What Should You Not Include in Your Will?
Many types of assets and properties should be placed in a will. Some types of assets are not allowed in a will or would serve you better in a trust. Creating a will that includes property not legally allowed can lead to probate challenges. Such errors could ultimately result in a judge making final decisions about how your assets are distributed.
Certain Types of Property
Most types of assets can be placed in a will. However, many cannot. Types of property that can’t be in your will include:
- Joint tenancy property
- Property that is already in a living trust
- Life insurance proceeds that are attached to a beneficiary
- Proceeds from a “payable-on-death” bank account
More Things to Avoid When Making a Will
Many people leave detailed instructions and/or requests in their will. For some things, this is good. For others, it can cause confusion. For instance, it is not recommended to leave funeral instructions in your will. This is because estate matters are typically settled after the funeral.
When making your will, know what conditions you can place on gifts and what conditions are not allowed. In addition, avoid leaving gifts for illegal purposes or your pets. Lastly, if you wish to arrange care for a special needs person, a will may not be the best place to do so. A special needs trust or something similar may fit your needs better.
Discuss your estate planning needs with your lawyer if you are not sure about what you can place in your will and what you can’t.
What is the Difference Between a Will and a Trust?
Both a will and a trust can be used to pass wealth to the next generation when you die, but that’s where the similarities end. A will goes into effect when you pass away. A trust takes effect as soon as it is created. Additionally, assets placed in a trust become the property of the trust and are taxed as such.
Trusts are not subjected to probate and provide many tax benefits. This is why they are heavily scrutinized by the IRS. People create trusts to save themselves and their heirs both money and headaches. They also allow greater control over how your assets are distributed and what conditions you place on them.
In general, a will can do things that a trust can’t do. Also, your trust can do things a will can’t do. A trust is not always required, but experts recommend that you at least have a will. It is typically a necessary part of every comprehensive estate plan.
What Should I Put in My Living Will?
A “Last Will-and-Testament” alongside a living will sound like the same thing, but they are not. A living will is a written legal instruction regarding medical care and end-of-life decisions if you are unable to make those decisions yourself. In a living will, you can designate a health care power of attorney to make important decisions on your behalf should you become incapacitated.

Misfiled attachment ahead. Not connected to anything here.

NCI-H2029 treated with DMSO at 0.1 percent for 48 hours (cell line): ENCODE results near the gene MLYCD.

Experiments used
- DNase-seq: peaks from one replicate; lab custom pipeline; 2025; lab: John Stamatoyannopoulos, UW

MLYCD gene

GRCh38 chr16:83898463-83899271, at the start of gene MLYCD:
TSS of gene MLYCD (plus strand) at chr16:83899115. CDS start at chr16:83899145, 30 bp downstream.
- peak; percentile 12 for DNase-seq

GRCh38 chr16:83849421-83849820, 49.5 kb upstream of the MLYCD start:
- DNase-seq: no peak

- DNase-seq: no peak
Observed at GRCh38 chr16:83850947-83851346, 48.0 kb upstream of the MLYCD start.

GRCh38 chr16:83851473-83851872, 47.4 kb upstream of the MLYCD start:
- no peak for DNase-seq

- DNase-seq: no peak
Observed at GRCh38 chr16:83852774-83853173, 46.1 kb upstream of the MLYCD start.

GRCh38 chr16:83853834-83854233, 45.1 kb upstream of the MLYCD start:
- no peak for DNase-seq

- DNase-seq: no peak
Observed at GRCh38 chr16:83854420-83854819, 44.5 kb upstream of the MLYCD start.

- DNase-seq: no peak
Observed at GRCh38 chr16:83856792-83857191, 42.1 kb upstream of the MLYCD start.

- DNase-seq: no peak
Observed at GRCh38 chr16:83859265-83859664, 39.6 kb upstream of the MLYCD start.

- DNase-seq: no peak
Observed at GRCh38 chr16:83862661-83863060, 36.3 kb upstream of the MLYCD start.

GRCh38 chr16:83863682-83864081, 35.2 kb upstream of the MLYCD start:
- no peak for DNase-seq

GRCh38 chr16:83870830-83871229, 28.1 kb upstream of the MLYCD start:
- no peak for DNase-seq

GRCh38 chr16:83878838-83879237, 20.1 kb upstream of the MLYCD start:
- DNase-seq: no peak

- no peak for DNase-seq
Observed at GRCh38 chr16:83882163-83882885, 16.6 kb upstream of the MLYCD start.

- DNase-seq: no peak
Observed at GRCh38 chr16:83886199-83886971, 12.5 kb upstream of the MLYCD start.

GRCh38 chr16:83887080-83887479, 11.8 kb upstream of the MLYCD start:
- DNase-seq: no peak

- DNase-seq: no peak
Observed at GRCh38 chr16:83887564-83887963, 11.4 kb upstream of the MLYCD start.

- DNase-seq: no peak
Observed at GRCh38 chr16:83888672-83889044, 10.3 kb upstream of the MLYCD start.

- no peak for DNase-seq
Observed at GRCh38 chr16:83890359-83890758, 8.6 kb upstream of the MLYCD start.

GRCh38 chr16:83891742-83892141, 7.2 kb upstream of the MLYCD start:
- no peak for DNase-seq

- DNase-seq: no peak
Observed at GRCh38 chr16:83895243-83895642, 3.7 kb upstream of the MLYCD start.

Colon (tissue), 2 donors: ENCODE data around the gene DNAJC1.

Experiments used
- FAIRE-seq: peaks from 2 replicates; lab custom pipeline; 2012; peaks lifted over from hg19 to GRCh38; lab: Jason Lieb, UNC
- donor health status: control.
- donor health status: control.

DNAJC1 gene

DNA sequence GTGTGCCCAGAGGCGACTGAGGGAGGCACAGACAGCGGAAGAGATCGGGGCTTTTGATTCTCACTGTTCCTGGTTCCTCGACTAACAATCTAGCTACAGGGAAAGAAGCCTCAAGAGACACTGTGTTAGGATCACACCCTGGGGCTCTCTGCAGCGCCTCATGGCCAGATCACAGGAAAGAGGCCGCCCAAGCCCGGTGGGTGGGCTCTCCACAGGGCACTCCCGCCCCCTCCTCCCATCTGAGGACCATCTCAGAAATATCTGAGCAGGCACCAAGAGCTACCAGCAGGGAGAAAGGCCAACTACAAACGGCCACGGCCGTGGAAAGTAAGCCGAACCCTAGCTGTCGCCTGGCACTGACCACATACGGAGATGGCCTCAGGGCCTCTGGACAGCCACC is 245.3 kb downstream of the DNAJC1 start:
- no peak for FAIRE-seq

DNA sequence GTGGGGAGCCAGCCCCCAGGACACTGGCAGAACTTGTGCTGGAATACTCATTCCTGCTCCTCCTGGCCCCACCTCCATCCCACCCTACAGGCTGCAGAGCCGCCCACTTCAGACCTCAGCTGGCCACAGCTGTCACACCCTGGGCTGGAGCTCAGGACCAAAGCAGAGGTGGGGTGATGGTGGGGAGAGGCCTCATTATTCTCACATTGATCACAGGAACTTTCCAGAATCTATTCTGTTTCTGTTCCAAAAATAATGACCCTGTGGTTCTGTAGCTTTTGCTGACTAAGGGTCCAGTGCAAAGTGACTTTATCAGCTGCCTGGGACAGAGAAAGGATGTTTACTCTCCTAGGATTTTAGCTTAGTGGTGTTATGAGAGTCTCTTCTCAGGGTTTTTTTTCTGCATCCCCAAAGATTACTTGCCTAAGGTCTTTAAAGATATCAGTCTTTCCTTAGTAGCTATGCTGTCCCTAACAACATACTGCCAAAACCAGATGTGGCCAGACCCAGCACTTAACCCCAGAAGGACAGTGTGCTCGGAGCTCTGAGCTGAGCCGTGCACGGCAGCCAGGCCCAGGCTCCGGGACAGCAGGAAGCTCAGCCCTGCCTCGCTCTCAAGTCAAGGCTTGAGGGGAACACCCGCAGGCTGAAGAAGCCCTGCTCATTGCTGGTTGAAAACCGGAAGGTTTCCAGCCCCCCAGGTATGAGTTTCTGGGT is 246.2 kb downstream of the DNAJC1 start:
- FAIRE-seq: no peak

Additionally, in many states, the power of attorney named in a living trust can gain access to your medical records. Other states require additional paperwork. You should address relevant end-of-life decisions in your living will such as when/if to resuscitate, tube feeding, organ donations, comfort (palliative) care, etc.
Do I Need a Lawyer to Write a Will?
If your assets are relatively modest and you have a simple plan for leaving them behind, then writing a will on your own is not a difficult task. While it is typically recommended that you at least have an estate planning lawyer to review your will, you can certainly write one on your own.
If you are unsure about what to put in your will, or how to distribute your assets, and want to be sure of the tax and legal implications, especially if you have large assets, then hiring a lawyer may be in your best interest. Estate planning lawyers provide many benefits when creating a will, some of the most common include:
- Ensure your documents comply with the laws
- Advise you of your options
- Update your will and make changes when necessary
- Strong will that can stand up to potential probate challenges
- Legal advice regarding asset titling and beneficiaries
- Professionally drafted and revised documents
Many people do not hire an estate planning lawyer to help with their will or estate planning needs because of costs. In many cases, lawyers charge thousands of dollars in upfront fees and additional hourly rates to write a will and create a comprehensive estate plan.